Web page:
Lessons From Srebrenica: What Use is the Law?

Alexandra Lily Kather

Our developing field of genocide studies needs to emphasize efforts at prevention much more. Even if these turn out to be our flailing end-of-species efforts, for me the effort to stop genocide is what gives greatest meaning to being alive while we are.

Although its title is calling on both the prevention and punishment of the crime of genocide, the 1948 Convention on the Prevention and Punishment of the Crime of Genocide (Genocide Convention), whose definition of genocide has been copied in a verbatim manner into the statutes of the International Criminal Court (ICC) and the international criminal tribunals, remains silent on specifi c guidelines on how to prevent the crime of genocide. The defi nitional scope of genocide consists of the following: In the present Convention, genocide means any of the following acts committed with intent to destroy, in whole or in part, a national, ethnical, racial or religious group, as such:

  1. Killing members of the group;
  2. Causing serious bodily or mental harm to members of the group;
  3. Deliberately inflicting on the group conditions of life calculated to bring about its physical destruction in whole or in part;
  4. Imposing measures intended to prevent births within the group;
  5. Forcibly transferring children of the group to another group.

In order for a mass atrocity to qualify as genocide, one of the five acts (actus reus) must be committed by the perpetrator with the intent to destroy (mens rea) in whole or in part one of the protected groups. A number of shortcomings are worthwhile highlighting. Firstly, only individuals not states are addressed under the Genocide Convention. The problem with this fi nding is that genocide is such an orchestrated, systematic crime whose execution in the majority of cases requires a form of state support. Secondly, the restrictive characterisation of the protected groups, which leaves atrocities committed on cultural, social or gender grounds outside the scope of the Genocide Convention. Thirdly, the requirement ‘in whole or in part’ comes with an uncomfortable threshold of quantity that provides for moral discontent and inaccuracy. The only chance of amendment was missed during the Rome Conference in June and July of 1998. Despite academic demand at the time to further develop the defi nition of the crime of genocide; in particular the expansion of groups protected, the decrease of the threshold for ‘in part’, criminalization of preparatory acts, such as hate speech and racist organizations as well as further legal guidelines on its prevention, the proposal for amendment led to no fruitful outcome.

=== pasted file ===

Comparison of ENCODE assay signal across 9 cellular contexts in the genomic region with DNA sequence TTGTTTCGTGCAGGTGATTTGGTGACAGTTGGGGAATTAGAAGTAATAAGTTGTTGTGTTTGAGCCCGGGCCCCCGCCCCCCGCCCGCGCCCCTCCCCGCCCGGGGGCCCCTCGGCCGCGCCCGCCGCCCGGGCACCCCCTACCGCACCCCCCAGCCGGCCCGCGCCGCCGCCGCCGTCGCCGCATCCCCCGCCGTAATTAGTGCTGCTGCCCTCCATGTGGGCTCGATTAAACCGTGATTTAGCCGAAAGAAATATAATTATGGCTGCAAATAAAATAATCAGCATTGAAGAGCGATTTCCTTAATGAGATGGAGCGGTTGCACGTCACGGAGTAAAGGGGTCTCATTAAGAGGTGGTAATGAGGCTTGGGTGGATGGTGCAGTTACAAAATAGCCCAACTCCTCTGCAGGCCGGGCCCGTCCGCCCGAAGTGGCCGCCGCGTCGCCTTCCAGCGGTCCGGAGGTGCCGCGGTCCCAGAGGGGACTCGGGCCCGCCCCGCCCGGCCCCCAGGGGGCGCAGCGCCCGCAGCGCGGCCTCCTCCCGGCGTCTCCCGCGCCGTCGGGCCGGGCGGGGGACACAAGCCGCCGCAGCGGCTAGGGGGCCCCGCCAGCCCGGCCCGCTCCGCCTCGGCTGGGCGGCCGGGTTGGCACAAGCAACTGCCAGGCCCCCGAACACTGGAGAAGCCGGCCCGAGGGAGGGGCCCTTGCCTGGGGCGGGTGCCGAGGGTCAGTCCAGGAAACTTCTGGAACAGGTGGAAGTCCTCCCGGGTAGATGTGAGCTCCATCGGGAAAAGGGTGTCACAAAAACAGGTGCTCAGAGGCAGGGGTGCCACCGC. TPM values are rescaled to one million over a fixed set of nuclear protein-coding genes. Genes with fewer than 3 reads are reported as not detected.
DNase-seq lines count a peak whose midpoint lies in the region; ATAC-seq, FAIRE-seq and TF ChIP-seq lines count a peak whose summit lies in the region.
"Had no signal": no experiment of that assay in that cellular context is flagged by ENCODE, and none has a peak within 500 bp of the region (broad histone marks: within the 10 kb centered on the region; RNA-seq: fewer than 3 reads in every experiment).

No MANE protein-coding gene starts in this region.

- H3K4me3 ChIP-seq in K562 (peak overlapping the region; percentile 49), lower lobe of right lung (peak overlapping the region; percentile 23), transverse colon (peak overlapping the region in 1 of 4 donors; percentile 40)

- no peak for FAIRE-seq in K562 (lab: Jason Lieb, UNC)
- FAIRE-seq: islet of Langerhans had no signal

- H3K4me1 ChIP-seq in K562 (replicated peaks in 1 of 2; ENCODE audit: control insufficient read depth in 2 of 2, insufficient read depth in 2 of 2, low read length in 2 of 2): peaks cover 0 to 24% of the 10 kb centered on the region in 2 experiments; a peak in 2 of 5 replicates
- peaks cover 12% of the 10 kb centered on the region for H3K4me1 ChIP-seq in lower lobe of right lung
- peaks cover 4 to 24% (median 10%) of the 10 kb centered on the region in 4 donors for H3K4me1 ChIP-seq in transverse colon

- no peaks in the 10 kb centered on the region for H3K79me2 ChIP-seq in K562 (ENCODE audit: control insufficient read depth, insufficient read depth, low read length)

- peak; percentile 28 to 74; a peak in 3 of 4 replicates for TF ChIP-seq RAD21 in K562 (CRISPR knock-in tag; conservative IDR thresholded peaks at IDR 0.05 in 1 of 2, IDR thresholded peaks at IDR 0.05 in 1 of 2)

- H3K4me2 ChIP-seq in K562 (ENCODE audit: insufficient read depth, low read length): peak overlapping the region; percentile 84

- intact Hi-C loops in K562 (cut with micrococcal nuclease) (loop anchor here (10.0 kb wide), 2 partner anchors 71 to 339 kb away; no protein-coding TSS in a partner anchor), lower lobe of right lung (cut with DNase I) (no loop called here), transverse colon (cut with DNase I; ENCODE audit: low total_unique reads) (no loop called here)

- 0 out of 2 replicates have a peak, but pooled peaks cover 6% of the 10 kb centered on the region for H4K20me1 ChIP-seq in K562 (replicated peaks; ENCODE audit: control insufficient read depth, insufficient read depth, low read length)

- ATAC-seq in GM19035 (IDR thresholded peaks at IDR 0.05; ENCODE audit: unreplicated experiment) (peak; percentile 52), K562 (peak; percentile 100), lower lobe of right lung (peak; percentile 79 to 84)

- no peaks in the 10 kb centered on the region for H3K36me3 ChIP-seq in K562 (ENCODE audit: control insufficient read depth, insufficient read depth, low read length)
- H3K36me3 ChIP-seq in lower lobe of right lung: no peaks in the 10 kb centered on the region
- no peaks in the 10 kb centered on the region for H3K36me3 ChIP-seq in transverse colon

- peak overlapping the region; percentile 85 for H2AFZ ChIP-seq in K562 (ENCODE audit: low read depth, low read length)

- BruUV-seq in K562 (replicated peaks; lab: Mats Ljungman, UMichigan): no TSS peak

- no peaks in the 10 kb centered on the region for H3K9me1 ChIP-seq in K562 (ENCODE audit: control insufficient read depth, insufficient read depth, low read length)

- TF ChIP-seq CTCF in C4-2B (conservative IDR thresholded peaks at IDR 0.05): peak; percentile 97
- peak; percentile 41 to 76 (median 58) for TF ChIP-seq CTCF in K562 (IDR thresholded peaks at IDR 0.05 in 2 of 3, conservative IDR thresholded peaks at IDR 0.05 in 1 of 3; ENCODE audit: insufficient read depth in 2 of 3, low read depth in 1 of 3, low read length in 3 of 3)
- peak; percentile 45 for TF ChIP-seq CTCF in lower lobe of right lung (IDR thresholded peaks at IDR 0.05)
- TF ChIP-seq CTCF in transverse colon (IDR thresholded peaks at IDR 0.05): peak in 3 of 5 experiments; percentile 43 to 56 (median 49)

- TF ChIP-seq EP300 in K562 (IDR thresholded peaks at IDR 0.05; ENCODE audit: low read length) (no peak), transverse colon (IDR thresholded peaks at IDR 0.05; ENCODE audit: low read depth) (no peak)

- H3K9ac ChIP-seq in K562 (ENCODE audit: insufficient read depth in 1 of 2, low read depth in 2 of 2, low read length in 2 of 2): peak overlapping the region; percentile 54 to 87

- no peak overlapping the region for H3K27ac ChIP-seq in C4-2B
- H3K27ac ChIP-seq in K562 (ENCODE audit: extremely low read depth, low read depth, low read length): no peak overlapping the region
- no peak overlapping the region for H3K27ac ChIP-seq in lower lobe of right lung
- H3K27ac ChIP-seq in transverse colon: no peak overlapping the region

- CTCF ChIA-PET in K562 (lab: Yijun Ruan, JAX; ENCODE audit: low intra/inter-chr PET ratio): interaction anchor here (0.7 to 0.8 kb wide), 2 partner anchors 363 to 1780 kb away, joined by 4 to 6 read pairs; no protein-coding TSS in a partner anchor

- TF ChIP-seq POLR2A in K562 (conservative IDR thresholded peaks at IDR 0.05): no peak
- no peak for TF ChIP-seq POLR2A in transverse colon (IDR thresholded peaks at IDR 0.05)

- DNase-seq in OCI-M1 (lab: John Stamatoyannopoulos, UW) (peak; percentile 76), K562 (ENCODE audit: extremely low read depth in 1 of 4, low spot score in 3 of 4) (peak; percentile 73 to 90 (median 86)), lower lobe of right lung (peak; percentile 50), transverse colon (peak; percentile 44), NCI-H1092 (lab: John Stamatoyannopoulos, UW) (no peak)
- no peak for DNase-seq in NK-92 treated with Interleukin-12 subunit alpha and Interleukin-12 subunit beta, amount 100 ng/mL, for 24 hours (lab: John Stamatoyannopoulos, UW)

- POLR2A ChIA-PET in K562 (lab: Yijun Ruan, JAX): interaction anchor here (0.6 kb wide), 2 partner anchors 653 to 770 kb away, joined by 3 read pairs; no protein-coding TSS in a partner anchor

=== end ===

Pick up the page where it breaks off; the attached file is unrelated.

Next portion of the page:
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Sources

  1. Sluiter, A. (2016). Remembering the Bosnian genocide: justice, memory and denial. Institute for Islamic Tradition of Bosniaks.

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